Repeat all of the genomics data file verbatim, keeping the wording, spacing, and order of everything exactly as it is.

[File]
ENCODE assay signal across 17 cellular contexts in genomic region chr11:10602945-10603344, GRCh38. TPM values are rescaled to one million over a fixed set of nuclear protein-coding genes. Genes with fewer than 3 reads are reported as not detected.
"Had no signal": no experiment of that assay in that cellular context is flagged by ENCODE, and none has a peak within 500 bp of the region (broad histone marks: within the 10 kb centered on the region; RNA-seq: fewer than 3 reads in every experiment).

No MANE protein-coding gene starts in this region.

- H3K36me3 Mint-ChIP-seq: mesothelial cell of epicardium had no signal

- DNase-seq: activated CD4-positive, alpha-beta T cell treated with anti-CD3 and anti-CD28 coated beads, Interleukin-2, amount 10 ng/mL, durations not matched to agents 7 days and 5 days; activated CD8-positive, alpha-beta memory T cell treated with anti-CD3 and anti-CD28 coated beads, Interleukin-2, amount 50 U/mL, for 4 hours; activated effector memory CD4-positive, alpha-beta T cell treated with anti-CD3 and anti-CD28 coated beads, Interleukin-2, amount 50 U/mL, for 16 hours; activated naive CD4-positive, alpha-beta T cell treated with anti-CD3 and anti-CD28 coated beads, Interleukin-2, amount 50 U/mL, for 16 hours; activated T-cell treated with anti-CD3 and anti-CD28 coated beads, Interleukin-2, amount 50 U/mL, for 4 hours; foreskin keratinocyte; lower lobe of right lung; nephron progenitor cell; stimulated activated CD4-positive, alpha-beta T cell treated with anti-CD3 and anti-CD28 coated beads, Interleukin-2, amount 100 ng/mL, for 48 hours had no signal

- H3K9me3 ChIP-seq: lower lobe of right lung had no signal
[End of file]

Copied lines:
ENCODE assay signal across 17 cellular contexts in genomic region chr11:10602945-10603344, GRCh38. TPM values are rescaled to one million over a fixed set of nuclear protein-coding genes. Genes with fewer than 3 reads are reported as not detected.
"Had no signal": no experiment of that assay in that cellular context is flagged by ENCODE, and none has a peak within 500 bp of the region (broad histone marks: within the 10 kb centered on the region; RNA-seq: fewer than 3 reads in every experiment).

No MANE protein-coding gene starts in this region.

- H3K36me3 Mint-ChIP-seq: mesothelial cell of epicardium had no signal

- DNase-seq: activated CD4-positive, alpha-beta T cell treated with anti-CD3 and anti-CD28 coated beads, Interleukin-2, amount 10 ng/mL, durations not matched to agents 7 days and 5 days; activated CD8-positive, alpha-beta memory T cell treated with anti-CD3 and anti-CD28 coated beads, Interleukin-2, amount 50 U/mL, for 4 hours; activated effector memory CD4-positive, alpha-beta T cell treated with anti-CD3 and anti-CD28 coated beads, Interleukin-2, amount 50 U/mL, for 16 hours; activated naive CD4-positive, alpha-beta T cell treated with anti-CD3 and anti-CD28 coated beads, Interleukin-2, amount 50 U/mL, for 16 hours; activated T-cell treated with anti-CD3 and anti-CD28 coated beads, Interleukin-2, amount 50 U/mL, for 4 hours; foreskin keratinocyte; lower lobe of right lung; nephron progenitor cell; stimulated activated CD4-positive, alpha-beta T cell treated with anti-CD3 and anti-CD28 coated beads, Interleukin-2, amount 100 ng/mL, for 48 hours had no signal

- H3K9me3 ChIP-seq: lower lobe of right lung had no signal